If the title scans as counterintuitive, that's because All Elite Wrestling, generally, is an excellent, competent and well-meaning organisation that fosters excellent morale as a result of its expressive, meritocratic platform.
If a wrestler gets over, that wrestler is almost invariably rewarded with a consistent push and a level of trust that allows them to connect with the public on their own distinct terms. AEW is a run by a passionate lifelong wrestling fan, in Tony Khan, who just happens to be the son of a billionaire. It's a corporately-financed passion project.
It would be stupid to label it a utopia or anything naive like that. Nepotism is rife in AEW, and the grim reality is that the league is infested by a lot of the dreaded "solid hand" white men who feature in storylines far more strongly than, for example, Riho and Serena Deeb. The former is a quarter hour ratings draw, the latter one of the very best wrestlers in the world irrespective of gender. Their sporadic presence is hardly a scandal, but it does hint towards something within the core of the organisation that is far from "world-changing".
Ultimately, AEW is a corporation that exists to generate revenue, and not a friend's club - which explains some of the following...
10. Ivelisse Refuses To Sell For Thunder Rosa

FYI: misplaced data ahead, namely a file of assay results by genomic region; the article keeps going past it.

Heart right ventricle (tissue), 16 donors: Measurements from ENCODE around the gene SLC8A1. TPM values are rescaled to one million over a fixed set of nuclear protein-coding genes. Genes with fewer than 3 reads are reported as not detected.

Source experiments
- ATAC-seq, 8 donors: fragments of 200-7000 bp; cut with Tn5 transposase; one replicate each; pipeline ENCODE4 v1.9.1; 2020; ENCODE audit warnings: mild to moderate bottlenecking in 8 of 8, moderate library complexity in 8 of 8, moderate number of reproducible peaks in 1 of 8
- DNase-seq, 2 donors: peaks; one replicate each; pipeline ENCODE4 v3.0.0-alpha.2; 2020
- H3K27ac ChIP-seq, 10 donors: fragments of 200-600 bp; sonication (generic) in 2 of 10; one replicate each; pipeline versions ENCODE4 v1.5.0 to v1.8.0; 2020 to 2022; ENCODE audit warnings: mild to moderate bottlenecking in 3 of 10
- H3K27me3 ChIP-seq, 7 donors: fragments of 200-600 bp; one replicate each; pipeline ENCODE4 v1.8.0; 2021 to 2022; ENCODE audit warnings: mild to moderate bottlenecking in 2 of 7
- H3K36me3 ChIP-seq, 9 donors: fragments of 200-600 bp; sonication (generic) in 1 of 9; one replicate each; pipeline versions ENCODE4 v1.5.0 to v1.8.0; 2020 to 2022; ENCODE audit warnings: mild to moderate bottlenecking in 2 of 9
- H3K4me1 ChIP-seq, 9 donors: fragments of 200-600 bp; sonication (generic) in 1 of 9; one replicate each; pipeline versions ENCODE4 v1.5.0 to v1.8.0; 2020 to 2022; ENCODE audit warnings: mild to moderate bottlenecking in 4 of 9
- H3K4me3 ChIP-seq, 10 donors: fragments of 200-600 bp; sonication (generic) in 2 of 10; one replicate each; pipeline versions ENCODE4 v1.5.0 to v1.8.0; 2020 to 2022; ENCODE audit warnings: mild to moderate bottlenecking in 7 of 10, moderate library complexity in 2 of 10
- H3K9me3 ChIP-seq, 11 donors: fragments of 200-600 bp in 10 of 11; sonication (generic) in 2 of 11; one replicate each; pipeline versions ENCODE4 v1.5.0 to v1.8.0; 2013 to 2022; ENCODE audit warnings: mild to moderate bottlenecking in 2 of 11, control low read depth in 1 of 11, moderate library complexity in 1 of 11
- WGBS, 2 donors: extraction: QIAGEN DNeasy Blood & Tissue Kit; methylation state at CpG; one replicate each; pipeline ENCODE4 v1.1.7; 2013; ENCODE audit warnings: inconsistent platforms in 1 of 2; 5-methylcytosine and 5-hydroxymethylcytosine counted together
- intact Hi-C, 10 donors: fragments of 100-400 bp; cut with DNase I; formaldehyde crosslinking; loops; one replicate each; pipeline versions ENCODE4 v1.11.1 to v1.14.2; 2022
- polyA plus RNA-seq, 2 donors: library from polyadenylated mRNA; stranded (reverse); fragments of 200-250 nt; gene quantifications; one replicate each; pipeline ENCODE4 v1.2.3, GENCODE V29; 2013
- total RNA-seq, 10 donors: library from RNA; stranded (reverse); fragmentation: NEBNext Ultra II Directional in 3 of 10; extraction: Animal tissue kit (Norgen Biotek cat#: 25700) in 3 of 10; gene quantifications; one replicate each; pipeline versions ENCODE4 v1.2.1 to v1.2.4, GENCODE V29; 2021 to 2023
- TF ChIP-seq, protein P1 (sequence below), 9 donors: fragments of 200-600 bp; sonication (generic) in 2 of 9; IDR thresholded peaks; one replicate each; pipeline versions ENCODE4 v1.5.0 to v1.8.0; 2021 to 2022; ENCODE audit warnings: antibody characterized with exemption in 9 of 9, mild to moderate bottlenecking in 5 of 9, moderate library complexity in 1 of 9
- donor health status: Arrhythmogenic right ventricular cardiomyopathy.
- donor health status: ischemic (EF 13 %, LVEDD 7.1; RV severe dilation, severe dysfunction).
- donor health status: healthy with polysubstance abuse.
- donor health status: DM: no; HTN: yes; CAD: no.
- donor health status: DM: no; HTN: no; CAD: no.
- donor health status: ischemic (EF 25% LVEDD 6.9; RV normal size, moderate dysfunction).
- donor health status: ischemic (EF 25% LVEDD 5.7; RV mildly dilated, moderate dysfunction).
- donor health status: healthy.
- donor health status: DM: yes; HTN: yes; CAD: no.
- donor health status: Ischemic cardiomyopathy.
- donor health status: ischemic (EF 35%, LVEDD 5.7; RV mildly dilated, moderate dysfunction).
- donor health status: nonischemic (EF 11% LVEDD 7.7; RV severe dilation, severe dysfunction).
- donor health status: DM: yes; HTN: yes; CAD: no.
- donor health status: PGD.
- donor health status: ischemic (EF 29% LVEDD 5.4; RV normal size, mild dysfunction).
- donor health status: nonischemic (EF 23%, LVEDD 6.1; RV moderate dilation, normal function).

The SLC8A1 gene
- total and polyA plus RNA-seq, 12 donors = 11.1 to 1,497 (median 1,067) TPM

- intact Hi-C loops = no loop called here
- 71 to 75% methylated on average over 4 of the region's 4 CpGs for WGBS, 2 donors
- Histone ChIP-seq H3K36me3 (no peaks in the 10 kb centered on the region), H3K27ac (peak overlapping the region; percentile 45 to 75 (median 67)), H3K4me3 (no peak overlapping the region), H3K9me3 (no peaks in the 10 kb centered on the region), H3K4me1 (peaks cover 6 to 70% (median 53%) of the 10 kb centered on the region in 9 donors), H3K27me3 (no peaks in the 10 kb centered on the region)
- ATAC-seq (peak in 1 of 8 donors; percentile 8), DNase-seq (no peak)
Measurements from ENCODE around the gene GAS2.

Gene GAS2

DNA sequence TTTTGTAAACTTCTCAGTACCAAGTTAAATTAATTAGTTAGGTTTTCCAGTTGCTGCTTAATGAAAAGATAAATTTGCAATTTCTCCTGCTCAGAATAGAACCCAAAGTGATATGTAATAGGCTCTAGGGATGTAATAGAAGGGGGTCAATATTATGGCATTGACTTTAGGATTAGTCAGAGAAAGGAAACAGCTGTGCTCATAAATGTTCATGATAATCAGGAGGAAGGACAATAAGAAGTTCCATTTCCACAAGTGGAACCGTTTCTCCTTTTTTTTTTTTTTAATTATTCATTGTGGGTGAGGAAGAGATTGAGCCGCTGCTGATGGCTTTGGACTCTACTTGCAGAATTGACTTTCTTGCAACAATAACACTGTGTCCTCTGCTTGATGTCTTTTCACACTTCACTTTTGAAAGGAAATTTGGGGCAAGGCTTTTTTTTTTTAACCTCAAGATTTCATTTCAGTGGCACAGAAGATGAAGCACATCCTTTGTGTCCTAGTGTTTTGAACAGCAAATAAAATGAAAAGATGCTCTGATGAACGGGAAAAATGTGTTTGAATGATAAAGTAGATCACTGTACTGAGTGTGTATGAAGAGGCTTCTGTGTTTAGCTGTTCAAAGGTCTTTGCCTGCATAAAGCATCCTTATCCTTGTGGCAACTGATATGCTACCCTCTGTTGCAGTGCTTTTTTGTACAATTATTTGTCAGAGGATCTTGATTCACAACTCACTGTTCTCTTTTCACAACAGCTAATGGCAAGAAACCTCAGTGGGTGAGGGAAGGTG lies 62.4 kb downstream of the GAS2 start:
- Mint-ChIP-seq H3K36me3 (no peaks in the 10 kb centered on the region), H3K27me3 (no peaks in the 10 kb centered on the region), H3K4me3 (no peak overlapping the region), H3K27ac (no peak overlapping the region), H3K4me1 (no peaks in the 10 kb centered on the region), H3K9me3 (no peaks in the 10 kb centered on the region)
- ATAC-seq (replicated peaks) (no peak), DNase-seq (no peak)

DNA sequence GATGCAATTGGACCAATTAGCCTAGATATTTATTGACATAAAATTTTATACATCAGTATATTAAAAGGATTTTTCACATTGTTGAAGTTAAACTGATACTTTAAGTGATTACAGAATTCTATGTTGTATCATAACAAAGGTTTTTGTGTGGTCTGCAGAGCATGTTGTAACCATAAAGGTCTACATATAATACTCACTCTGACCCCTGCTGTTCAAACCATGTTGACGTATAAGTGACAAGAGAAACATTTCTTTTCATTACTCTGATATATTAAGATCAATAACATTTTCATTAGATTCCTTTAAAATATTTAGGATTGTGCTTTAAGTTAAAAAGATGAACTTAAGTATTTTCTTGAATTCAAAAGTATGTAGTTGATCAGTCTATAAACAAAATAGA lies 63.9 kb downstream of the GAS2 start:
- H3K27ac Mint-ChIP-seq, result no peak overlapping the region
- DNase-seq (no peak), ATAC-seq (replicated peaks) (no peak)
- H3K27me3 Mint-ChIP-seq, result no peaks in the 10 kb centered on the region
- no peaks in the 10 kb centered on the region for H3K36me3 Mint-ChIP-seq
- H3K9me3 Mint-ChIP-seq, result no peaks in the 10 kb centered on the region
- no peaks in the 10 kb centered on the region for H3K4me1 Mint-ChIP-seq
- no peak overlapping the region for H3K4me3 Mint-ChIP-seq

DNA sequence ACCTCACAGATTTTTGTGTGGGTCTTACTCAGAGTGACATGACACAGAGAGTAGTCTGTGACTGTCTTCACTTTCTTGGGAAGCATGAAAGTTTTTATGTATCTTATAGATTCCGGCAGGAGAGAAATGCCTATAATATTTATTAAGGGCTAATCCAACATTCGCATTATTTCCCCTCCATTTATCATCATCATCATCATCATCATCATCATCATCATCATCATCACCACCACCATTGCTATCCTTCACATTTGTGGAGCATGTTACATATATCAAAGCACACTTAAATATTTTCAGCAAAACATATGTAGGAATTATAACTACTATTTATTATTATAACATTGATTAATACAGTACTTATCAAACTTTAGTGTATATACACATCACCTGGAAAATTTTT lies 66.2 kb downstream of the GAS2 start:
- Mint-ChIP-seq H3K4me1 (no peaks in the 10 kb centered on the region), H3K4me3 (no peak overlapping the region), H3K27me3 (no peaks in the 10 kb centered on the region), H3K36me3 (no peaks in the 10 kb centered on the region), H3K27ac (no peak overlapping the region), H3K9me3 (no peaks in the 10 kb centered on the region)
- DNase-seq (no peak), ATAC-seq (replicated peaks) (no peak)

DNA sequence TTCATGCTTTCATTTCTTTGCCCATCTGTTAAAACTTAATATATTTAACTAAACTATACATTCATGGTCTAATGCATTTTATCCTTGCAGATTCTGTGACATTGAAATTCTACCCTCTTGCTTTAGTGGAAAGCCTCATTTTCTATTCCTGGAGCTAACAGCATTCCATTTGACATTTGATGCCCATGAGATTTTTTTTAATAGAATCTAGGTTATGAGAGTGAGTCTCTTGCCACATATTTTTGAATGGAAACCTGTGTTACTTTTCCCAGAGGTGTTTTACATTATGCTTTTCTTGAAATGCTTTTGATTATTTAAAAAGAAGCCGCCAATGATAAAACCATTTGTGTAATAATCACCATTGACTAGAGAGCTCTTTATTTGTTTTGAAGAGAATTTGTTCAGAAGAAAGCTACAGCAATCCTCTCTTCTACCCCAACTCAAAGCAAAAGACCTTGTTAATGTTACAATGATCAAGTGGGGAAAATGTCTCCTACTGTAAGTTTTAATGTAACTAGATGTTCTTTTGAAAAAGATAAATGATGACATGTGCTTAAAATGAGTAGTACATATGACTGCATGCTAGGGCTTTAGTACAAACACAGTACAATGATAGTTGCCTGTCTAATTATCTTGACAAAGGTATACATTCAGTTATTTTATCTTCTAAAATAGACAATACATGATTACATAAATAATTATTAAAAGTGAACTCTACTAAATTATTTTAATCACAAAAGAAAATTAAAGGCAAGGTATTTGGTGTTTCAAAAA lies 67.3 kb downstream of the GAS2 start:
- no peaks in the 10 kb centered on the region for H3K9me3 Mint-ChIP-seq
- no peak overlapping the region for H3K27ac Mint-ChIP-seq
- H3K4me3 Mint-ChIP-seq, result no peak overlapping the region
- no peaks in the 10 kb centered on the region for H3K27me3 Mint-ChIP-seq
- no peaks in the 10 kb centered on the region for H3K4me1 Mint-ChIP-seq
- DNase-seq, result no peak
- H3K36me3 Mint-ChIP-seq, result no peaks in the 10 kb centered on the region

AEW felt they had to take a chance with Ivelisse, who has developed a reputation as a sh*t disturber throughout her career.
With the most experienced, joshi arm of the division stuck in Japan as a result of the pandemic, and various greener prospects failing to perform under the harsh glare of the televised stage throughout the summer of 2020, Ivelisse was called in on a temporary basis. She could go, working a physical, convincing style to a consistent standard. She could also blame the direction of the wind and her star sign to explain why she never made it big.
The dog ate her professionalism in an infamous match versus Thunder Rosa on the September 16 Dynamite.
They worked a feisty collision that doubled as a compelling match, when it wasn't incredibly awkward. Ivelisse, under the belief that she had somehow been victimised, accused Rosa of forgetting certain spots, which resulted in an exchange of stiff, shoot blows. The furore was dampened in the aftermath - it was claimed by several reputable outlets that they simply worked a hard-hitting match - but Ivelisse's face disagreed. Sat in a Thunder Rosa hold, her eyes glazed over in boredom as she failed emphatically to sell any pain or duress whatsoever.
She looked less like she was being worked over, and more like the 62 year-olds who fall asleep on front of WWE programming to account for the stable hour-to-hour viewership.